Rounding back to the painting, can you tell me about this current series? How do you think making video has affected your other work, such as your painting?

SG Going back to the still image after video was interesting, though they both share the desire to capture something while it’s happening—the painting when everything comes together without killing it, and the video catching the perfect moment.

EF It seems from what I recall your work is always shifting, from those canvases you sanded through layers of paint to the stenciled chains spray painted on reflective Plexiglas.

SG This group of new paintings follows my interest in exploring new processes and ways to make paintings. Instead of taking the canvas for granted, I wanted to construct the canvas—old clothes of mine, canvas remnants, and paint rags sewn together to form the actual ground on which to work. Using bleach as paint, the mark-making is one of erasure and suggests a photographic quality. What is painted and what is removed becomes as confused as what is printed or sewn. How the paintings are made is left for the viewer to decipher.

EF I do feel like I’m often reading your paintings.

SG The paintings sometimes include thumbnail versions of themselves as well as pages from my sketchbooks as inkjet transfers—these serve as footnotes. And then there is the sketchbook slide show, which sets in motion a personal set of hieroglyphics. The sketchbooks were included in a show Shannon Ebner organized, actually we have both been included in shows she curated.

EF One of the things that really interests me about artists is what happens when they curate a show, because in a way it’s an extension of their own work usually—or decisions are made based on their aesthetic. I have organized many shows curated by artists through ACP, so it was really interesting to me to be included in one—Blow Both of Us which Shannon Ebner co-curated with Adam Putnam. They included Jimmy De Sana, Allen Frame, Mark Morrisroe, Alice O’Malley, Luther Price, Michael Queenland, Emily Roysdon, Dean Sameshima, Gail Thacker, and me at Participant in 2007.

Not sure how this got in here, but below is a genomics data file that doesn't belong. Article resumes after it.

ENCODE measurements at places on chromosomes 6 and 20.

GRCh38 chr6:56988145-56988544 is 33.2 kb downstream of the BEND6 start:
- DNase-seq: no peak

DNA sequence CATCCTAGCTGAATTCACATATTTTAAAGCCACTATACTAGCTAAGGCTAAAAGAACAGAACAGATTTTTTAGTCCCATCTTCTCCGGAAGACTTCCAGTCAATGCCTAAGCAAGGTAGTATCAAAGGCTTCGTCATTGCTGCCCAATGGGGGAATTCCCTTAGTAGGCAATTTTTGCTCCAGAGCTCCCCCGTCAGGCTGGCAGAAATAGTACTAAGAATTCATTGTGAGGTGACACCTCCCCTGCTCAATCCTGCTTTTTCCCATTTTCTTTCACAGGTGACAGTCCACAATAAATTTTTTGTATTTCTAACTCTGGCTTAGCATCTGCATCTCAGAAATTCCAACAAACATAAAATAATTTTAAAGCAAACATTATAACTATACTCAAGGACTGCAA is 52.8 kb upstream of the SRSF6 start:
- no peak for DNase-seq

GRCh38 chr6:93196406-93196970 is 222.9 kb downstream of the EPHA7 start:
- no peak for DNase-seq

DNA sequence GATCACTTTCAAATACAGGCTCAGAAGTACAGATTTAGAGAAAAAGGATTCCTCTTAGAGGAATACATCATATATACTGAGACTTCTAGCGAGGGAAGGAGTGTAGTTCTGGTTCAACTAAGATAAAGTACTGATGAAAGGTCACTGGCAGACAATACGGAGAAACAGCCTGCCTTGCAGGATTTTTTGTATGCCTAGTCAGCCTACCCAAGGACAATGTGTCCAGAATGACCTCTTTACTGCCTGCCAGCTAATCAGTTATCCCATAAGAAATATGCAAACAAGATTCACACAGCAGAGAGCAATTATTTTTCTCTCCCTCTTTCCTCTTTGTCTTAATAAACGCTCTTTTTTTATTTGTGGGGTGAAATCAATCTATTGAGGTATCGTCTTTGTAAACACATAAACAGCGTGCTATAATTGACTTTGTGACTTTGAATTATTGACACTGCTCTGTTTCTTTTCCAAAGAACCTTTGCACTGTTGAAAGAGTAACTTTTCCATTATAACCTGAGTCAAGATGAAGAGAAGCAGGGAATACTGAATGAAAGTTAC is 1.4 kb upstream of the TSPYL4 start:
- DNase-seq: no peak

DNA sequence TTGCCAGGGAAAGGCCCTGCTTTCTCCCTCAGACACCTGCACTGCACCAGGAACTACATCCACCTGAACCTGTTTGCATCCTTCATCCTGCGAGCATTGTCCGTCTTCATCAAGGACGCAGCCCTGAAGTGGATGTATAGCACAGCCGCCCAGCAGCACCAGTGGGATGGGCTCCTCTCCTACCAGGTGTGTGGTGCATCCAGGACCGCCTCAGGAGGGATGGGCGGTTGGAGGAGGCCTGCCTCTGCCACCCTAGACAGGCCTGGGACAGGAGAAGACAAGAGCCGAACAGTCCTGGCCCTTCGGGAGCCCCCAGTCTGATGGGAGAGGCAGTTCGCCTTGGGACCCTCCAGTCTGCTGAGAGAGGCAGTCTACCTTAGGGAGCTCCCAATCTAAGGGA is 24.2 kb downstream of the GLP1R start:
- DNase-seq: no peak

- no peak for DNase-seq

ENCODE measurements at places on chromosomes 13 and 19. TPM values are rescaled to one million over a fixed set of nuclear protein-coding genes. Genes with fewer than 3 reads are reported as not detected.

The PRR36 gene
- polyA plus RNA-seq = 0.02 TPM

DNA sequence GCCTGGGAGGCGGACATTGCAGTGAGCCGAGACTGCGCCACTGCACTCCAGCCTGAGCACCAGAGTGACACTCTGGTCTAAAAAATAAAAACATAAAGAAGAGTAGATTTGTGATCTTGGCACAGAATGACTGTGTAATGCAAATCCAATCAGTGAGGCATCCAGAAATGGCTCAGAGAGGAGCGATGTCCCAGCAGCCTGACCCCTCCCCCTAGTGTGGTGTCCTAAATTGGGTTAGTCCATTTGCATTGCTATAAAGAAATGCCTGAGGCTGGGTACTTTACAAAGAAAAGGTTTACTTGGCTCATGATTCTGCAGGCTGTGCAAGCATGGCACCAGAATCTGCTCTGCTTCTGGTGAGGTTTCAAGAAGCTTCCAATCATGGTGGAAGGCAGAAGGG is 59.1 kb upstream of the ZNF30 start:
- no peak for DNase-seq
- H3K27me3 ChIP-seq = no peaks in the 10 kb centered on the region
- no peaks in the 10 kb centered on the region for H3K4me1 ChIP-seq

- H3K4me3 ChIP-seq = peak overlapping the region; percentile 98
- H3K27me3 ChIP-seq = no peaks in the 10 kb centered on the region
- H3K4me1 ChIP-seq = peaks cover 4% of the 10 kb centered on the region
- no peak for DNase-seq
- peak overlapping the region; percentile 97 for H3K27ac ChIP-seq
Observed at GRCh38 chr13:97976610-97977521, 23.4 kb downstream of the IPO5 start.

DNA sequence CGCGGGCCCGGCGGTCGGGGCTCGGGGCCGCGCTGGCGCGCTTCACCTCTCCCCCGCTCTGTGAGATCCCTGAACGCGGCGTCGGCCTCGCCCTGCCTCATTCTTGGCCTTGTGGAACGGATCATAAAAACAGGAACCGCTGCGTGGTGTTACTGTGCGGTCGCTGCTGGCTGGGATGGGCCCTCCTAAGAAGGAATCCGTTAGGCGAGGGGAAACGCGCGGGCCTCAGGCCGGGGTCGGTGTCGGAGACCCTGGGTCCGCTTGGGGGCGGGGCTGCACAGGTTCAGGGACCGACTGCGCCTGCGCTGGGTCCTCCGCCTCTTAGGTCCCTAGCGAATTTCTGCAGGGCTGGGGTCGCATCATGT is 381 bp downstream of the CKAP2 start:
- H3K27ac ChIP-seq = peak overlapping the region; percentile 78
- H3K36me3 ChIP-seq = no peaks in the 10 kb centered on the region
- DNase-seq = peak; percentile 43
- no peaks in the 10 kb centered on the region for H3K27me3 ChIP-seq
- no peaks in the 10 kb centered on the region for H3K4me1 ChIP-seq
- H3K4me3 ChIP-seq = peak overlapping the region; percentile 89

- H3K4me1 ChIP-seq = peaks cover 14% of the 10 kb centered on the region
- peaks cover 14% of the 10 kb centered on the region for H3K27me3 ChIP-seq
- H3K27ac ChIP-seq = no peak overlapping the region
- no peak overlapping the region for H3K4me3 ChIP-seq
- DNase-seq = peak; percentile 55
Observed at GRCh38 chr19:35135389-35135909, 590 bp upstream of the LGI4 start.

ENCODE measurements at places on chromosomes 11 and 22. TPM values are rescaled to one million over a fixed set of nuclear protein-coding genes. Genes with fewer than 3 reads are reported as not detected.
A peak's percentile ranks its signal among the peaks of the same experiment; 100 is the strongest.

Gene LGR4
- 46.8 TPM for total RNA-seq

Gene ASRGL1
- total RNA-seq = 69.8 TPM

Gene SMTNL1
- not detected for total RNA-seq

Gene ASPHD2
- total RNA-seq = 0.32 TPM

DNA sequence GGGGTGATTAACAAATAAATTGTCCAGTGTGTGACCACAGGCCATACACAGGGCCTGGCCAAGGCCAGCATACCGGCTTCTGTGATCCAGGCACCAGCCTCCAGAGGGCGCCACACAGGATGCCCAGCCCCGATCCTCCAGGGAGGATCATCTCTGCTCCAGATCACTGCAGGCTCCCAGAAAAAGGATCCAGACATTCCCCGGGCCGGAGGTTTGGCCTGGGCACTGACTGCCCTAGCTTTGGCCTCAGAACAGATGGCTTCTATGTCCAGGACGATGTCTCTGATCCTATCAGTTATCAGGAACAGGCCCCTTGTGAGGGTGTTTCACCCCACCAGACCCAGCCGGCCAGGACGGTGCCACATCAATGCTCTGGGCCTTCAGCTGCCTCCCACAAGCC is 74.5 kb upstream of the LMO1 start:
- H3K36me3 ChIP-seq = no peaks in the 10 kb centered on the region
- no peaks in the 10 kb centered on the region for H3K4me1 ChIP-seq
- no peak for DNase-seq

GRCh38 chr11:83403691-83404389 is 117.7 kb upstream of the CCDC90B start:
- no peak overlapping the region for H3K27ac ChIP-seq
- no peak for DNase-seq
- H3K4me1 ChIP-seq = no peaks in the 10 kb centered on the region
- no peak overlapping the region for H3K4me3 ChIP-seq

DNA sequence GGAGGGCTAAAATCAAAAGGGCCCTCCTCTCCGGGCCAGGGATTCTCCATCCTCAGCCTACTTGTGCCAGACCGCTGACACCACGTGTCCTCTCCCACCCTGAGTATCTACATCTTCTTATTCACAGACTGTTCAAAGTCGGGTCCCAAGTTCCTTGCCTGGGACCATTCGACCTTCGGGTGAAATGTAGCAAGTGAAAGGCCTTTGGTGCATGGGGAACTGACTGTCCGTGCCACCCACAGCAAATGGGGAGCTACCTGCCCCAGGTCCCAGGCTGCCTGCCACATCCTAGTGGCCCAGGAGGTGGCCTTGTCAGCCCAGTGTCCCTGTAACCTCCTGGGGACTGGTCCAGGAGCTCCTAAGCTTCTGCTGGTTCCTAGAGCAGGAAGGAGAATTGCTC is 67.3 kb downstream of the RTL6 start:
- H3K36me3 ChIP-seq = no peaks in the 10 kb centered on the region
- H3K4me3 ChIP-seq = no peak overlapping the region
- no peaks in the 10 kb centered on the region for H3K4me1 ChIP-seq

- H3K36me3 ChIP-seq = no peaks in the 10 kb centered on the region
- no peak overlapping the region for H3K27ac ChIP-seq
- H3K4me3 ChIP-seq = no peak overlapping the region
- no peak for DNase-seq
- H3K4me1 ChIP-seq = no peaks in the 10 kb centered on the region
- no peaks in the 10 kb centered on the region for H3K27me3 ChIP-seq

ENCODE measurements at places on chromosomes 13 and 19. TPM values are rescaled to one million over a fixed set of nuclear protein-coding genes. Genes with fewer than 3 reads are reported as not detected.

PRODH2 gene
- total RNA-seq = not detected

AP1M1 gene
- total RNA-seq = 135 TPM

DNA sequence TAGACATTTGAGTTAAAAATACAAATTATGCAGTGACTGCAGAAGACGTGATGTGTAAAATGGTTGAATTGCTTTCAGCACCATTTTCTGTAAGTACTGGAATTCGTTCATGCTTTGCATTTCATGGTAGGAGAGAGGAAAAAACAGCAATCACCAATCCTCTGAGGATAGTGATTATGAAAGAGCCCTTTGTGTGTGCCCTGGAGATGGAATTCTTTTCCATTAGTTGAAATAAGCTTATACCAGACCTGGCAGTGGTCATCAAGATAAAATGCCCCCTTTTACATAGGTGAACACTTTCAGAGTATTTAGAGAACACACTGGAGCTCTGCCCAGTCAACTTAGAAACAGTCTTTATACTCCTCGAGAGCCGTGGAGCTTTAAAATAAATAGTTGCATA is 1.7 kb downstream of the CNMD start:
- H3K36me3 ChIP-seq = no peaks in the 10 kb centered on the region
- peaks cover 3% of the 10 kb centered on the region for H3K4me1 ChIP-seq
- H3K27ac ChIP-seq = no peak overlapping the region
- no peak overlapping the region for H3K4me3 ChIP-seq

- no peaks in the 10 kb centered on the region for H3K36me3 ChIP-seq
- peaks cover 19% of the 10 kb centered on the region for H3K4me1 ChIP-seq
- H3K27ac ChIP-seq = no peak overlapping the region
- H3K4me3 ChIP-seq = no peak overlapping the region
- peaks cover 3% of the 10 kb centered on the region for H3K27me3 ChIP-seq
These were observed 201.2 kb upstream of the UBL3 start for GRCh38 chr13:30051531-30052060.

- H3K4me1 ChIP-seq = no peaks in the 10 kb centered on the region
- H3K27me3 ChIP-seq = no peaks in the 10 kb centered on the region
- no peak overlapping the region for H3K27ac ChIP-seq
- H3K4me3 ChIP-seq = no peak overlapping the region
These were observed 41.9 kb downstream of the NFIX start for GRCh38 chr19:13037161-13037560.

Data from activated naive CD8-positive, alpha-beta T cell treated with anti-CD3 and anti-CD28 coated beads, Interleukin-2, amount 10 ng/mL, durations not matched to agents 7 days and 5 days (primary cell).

SG Wow great list of artists and some of my favorite legends, Jimmy De Sana and Mark Morrisroe!

EF The works of mine in the show were black and white pages from my Xerox books—11 x 14 Xeroxes on newsprint. All of my other work at that time was color but black and white worked best in that show. Adam and Shannon work primarily in black and white when they use photography, so their aestheic was an important part of the curation of the show, which is what makes artist curated shows so great. That’s what happened when you curated the ACP show—the aesthetic of your work was reiterated through the artists’ work in some ways. I mentioned this earlier in terms of the things you choose to include in your videos.

SG Curating does become a self-portrait, a collection of other things you notice. Mine was titled They Knew What They Wanted, it was a collaborative exhibition between four galleries: John Berggruen Gallery, Fraenkel Gallery, Ratio 3, and Altman Siegel in San Francisco where I grew up. Each gallery selected an artist from their program to curate a show using the programs of the participating galleries as inspiration. Shannon Ebner’s exhibition at Altman Siegel Gallery focused around “the idea that reality is comprised of basic units, and works that express their existence outside the locality of time and place,” including Lutz Bacher, Bernd and Hilla Becher, Fletcher Benton, Iran Do Espirito Santo, Lee Friedlander, Jordan Kantor, Sol LeWitt, Agnes Martin, Tom Otterness, Will Rogan, Ed Ruscha, Steve Wolfe, and me in 2010. Shannon chose to show my actual sketchbooks—there are around 30 of them, denim three-ring binders, filled with all kinds of pages, junk mail, printouts, drafts, ideas, et cetera.